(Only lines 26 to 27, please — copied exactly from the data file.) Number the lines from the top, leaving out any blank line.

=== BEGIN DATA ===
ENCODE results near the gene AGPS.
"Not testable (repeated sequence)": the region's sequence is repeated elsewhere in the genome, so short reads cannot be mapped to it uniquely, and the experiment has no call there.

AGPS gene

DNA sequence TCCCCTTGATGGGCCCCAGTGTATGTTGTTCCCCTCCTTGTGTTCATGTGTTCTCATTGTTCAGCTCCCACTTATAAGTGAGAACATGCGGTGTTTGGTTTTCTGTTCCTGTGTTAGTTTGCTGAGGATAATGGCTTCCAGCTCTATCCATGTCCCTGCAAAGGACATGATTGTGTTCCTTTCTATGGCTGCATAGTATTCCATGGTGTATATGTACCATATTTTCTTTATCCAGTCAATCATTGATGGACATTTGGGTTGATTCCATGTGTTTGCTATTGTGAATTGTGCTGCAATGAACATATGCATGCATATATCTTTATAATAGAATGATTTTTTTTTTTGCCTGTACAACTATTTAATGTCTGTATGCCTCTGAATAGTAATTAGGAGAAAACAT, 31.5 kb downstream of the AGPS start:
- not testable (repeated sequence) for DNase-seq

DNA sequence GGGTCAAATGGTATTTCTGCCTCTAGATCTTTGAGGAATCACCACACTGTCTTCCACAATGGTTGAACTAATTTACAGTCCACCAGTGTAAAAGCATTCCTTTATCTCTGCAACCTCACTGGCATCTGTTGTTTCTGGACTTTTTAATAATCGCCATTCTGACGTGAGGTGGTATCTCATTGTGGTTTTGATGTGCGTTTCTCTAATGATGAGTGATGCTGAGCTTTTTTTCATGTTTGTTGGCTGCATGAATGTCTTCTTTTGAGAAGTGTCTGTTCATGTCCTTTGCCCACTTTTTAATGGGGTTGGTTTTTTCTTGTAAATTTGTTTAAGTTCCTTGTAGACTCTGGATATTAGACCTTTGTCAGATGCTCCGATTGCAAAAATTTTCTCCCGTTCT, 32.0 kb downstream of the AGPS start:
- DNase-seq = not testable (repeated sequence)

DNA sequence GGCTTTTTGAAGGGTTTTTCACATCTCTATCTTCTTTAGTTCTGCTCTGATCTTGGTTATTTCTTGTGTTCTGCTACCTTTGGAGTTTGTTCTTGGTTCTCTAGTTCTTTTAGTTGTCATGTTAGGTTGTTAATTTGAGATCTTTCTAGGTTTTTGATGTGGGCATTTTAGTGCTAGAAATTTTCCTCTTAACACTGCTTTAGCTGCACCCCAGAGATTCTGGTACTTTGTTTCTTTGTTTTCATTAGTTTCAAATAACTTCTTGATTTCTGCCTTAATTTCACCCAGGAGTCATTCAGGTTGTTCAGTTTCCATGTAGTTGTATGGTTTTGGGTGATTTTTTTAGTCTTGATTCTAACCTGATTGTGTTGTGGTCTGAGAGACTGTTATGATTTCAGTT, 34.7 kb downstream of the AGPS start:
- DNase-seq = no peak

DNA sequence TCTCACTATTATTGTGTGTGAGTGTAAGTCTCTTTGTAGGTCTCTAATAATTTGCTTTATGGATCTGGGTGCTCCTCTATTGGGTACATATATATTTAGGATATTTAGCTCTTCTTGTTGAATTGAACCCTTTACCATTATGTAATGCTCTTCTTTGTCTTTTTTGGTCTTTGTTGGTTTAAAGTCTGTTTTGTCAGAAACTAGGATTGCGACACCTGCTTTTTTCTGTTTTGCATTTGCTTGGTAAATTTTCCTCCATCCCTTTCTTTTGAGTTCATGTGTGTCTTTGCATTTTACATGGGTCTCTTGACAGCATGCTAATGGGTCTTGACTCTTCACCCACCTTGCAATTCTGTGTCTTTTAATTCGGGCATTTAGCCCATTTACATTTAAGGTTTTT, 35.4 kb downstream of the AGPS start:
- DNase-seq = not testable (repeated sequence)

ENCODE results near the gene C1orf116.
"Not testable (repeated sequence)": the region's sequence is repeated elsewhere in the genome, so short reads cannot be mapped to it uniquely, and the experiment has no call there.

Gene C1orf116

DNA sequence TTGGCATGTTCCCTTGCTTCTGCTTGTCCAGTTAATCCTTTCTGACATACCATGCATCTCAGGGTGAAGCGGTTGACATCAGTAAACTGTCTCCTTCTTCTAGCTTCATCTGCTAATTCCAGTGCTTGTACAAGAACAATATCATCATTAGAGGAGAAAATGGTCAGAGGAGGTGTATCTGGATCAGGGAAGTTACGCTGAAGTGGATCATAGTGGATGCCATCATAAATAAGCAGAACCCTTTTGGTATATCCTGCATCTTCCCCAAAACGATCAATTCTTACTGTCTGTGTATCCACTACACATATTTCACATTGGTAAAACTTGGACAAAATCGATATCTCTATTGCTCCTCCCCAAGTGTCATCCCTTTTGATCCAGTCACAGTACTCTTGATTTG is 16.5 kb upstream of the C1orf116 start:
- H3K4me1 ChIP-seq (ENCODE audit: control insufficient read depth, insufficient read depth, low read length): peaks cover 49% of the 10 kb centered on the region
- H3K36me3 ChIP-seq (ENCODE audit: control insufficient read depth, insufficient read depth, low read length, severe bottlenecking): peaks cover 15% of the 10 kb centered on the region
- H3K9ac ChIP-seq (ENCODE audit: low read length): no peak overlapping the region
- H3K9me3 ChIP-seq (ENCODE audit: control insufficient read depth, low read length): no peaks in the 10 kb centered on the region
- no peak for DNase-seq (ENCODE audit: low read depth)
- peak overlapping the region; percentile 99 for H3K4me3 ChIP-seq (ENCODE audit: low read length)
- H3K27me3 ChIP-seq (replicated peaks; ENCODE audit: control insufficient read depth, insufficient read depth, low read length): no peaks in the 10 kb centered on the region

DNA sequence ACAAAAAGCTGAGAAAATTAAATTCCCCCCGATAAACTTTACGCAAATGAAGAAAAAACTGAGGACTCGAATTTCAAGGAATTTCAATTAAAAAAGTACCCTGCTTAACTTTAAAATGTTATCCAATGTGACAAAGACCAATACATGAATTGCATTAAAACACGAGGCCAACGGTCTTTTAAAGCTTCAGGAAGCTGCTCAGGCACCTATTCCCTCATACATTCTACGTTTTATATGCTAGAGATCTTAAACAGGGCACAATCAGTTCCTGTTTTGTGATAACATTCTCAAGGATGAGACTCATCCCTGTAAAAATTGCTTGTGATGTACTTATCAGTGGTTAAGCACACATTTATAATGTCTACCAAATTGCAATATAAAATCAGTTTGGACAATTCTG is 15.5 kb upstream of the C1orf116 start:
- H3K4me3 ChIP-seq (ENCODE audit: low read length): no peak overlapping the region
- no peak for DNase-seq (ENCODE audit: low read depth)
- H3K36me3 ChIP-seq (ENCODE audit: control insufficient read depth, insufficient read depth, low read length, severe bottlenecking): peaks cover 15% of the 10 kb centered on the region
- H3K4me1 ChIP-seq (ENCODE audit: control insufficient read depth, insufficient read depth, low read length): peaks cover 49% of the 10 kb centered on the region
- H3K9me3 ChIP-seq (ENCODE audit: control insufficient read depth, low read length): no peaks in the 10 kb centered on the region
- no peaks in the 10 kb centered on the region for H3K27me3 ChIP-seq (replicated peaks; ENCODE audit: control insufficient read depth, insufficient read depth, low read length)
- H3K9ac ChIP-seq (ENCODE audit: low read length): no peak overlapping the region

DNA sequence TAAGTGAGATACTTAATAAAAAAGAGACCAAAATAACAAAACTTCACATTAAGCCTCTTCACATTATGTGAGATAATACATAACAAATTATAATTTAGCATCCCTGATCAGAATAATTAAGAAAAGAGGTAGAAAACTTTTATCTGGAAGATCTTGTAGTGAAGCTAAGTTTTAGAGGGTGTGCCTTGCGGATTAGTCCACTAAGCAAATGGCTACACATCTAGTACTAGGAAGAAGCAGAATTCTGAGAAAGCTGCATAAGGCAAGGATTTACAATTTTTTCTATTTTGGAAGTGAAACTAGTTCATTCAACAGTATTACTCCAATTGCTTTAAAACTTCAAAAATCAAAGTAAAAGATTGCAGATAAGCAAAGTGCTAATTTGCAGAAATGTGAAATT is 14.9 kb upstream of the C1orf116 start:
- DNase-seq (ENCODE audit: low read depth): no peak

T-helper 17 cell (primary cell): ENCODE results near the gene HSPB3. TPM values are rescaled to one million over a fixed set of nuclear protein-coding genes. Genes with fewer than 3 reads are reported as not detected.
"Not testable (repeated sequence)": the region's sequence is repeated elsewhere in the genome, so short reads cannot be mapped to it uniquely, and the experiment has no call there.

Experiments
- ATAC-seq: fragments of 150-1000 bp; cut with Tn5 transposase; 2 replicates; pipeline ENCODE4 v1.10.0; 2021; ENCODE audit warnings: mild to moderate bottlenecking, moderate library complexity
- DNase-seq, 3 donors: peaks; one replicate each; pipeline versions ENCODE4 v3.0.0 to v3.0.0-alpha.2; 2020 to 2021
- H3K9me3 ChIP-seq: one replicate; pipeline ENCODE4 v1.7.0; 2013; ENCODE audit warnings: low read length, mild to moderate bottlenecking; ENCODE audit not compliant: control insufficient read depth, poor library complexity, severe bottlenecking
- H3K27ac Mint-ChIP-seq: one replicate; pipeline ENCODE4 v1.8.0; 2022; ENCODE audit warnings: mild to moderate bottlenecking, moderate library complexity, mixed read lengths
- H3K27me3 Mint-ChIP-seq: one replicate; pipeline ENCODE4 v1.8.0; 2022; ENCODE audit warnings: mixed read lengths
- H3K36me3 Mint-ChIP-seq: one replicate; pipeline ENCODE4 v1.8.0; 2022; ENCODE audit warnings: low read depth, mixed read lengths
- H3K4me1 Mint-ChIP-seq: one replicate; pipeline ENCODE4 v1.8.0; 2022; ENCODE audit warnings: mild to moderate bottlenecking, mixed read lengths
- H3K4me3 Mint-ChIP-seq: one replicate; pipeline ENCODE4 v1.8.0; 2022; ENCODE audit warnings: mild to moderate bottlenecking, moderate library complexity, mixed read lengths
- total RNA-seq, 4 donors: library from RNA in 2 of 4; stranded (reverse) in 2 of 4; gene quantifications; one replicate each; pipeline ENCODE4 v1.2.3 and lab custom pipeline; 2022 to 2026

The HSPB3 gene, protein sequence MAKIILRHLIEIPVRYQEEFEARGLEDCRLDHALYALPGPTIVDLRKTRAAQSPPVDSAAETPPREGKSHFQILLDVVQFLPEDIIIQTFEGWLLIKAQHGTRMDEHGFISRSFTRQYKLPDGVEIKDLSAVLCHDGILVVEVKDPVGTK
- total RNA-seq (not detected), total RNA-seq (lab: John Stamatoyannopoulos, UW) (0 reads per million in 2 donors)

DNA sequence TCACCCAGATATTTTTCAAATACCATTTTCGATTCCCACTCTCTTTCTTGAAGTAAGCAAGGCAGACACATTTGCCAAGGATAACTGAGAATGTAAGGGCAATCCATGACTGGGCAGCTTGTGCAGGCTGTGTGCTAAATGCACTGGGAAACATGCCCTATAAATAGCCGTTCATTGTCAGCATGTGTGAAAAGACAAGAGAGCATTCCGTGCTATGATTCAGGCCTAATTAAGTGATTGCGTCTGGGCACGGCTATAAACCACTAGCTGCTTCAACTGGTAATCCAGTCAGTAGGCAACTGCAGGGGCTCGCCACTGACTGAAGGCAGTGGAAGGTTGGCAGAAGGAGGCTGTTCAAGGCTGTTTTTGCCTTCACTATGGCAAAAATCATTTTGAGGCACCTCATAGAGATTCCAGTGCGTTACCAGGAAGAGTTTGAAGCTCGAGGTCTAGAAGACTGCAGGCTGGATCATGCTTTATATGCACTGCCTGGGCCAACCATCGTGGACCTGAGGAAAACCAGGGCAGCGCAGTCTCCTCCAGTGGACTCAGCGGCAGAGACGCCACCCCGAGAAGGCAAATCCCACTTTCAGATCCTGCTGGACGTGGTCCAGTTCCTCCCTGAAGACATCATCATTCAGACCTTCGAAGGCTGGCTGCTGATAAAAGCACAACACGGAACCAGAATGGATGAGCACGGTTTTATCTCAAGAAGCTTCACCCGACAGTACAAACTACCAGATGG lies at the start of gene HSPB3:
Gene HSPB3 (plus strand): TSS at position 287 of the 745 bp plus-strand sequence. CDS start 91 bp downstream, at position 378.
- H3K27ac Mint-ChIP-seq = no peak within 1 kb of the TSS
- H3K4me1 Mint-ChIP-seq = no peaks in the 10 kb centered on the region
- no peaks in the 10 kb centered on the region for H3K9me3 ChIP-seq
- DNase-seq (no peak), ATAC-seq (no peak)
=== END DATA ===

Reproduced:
- H3K36me3 ChIP-seq (ENCODE audit: control insufficient read depth, insufficient read depth, low read length, severe bottlenecking): peaks cover 15% of the 10 kb centered on the region
- H3K4me1 ChIP-seq (ENCODE audit: control insufficient read depth, insufficient read depth, low read length): peaks cover 49% of the 10 kb centered on the region